Where Christ Is Now

Rev. David Bast Uncategorized

READ : Colossians 3:1-4

Why is it important to us that we believe and confess our faith in the fact that the ascended Christ now sits at God’s right hand? What truth is this biblical picture trying to convey to us?

I wonder if you have ever thought much about where Jesus is right now. The fact is that, strictly speaking, according to the Bible (and for that matter the Apostles’ Creed) Jesus isn’t here on earth. He is in heaven. That’s “where Christ is, seated at the right hand of God,” as the apostle Paul says in Colossians 3:1. Now I know that as Christians we think of Christ as being everywhere and always present with us, and that is certainly true. In fact, the very last promise Jesus made to his followers was this, “Behold, I am with you always, to the end of the world” (Matt. 28:20). But technically speaking (if I may put it that way) it is through his Spirit — that is, the Holy Spirit — that Christ keeps this promise. The Spirit of Christ strengthens and comforts us, dwelling with and within us here on earth. But Jesus, at least in the resurrection body of his glorified human nature, is in heaven above, seated at the right hand of God.

The Apostles’ Creed summarizes the heart of the Christian faith by describing, in a series of simple phrases, the career of the Lord Jesus Christ. Most of the verbs in this section of the Creed are in the past tense, because they refer to things Christ has already done. He was born, he died, he rose again, he ascended into heaven — these acts belong to the finished work of Christ. The last verb in this section is in the future tense: he will come again to judge the living and the dead. This is the final remaining action in Christ’s work of salvation, following which the heavens and the earth will be made over into a new creation and all the redeemed of God will live and reign with Jesus Christ forever.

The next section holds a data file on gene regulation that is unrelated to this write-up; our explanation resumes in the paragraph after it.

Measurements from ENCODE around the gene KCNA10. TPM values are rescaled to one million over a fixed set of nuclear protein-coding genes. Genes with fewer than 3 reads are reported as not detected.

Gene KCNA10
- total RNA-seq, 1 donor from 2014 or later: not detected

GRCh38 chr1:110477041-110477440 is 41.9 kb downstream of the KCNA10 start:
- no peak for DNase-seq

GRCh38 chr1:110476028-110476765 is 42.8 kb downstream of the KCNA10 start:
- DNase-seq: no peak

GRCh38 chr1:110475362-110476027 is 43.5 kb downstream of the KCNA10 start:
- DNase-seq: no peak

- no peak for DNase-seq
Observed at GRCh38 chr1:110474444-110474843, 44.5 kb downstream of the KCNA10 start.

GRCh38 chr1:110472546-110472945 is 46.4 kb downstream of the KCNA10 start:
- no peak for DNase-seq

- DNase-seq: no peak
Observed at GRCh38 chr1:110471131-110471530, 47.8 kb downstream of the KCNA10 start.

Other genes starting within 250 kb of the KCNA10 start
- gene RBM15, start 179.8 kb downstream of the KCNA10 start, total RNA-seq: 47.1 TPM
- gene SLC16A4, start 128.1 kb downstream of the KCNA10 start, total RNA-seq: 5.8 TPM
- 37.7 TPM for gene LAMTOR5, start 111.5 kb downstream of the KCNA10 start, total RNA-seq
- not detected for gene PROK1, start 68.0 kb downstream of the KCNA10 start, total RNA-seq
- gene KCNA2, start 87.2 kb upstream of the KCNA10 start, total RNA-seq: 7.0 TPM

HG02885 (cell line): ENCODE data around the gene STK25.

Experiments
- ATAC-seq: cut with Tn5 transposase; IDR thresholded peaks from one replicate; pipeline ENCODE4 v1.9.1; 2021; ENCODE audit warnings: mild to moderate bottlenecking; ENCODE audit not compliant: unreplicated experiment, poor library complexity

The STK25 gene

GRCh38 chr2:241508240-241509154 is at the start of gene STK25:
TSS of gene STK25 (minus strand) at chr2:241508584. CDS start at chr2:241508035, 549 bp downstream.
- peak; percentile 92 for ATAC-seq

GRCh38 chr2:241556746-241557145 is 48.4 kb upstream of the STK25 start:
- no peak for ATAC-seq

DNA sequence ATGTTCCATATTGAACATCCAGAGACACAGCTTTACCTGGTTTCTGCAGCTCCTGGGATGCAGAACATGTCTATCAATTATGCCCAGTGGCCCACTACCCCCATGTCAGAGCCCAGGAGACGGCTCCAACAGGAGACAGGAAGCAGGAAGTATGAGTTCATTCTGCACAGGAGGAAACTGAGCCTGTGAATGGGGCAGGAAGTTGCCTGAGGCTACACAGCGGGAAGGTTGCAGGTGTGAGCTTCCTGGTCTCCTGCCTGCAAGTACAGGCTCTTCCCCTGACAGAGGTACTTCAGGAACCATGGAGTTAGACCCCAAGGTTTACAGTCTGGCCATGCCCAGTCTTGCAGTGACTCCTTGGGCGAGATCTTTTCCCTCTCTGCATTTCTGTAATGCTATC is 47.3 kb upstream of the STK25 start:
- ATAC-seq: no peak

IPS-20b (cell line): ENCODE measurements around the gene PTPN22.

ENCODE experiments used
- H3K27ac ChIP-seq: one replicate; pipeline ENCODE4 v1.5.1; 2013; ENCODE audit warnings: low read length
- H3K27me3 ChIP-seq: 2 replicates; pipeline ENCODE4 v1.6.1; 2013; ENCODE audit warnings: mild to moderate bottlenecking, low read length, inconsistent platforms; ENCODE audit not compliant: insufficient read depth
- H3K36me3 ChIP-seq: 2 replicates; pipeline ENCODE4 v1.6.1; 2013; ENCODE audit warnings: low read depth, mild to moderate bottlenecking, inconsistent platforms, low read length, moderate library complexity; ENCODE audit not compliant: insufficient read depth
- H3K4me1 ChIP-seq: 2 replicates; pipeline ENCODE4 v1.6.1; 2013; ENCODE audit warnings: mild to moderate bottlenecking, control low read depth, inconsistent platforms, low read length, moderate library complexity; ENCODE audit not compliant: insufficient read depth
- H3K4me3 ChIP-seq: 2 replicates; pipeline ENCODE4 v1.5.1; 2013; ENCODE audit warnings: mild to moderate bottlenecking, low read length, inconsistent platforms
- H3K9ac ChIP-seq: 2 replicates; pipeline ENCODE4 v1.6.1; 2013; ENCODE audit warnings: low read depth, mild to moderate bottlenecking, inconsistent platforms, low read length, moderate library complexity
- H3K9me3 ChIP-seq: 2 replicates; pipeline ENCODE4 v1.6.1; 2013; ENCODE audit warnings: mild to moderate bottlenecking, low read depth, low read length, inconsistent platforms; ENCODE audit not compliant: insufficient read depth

But that still leaves one verb in the present tense. Jesus Christ, we confess in our creed, “is sitting at the right hand of God the Father Almighty.” That’s where he is now — at the right hand of God. That’s what he’s doing at present — he is sitting.

What Does it Mean?

So how are we to understand that? Why is it important to us that we believe and confess our faith in the fact that the ascended Christ now sits at God’s right hand? What truth is this biblical picture trying to convey to us? For it is picture-language; perhaps I don’t need to point this out, but this is a figure of speech. When the New Testament writers talk about Christ’s heavenly seat, they never meant this to be taken literally as if God the Father and Jesus Christ his Son are both seated on golden chairs in the heavens above the clouds. If you stop and think about it, of course you realize that God has neither a right hand nor a literal throne. We use the same kind of figurative language today. For example, when a news reporter says, “The White House announced today that it was doing such and such,” she doesn’t mean that a building in Washington D.C. started talking to the press. That famous place serves as a symbol of the United States government’s authority. So for Jesus to be lifted up from earth to heaven and exalted to God’s right hand means that God has given him the place of highest honor and greatest power and authority.

The opening verses of the book of Hebrews also make another special point, not just about the position but about the posture of the ascended Lord Jesus. “After making purification for sins,” says the writer, “he sat down at the right hand of the Majesty on high” (Hebrews 1:3). The fact that Christ is sitting next to the Father’s throne does not mean that he is doing nothing. The writer of Hebrews has just said that Christ “upholds the universe by the word of his power” (v. 3). But the significance of Christ’s being seated lies in the truth it conveys about his part in the work of our salvation. What it signifies is that Christ’s atonement, his sacrifice for sin, has been accomplished once and for all. The book of Hebrews is especially concerned with the priestly ministry of Jesus. It stresses the point that Old Testament priests had to continually enter the Temple and stand before the altar to offer repeated sacrifices for the forgiveness of sins. But Jesus, when he offered himself on the cross — the true sacrifice of which all those animal offerings were only the foreshadowing — made atonement for sin once and for all.

What about Us?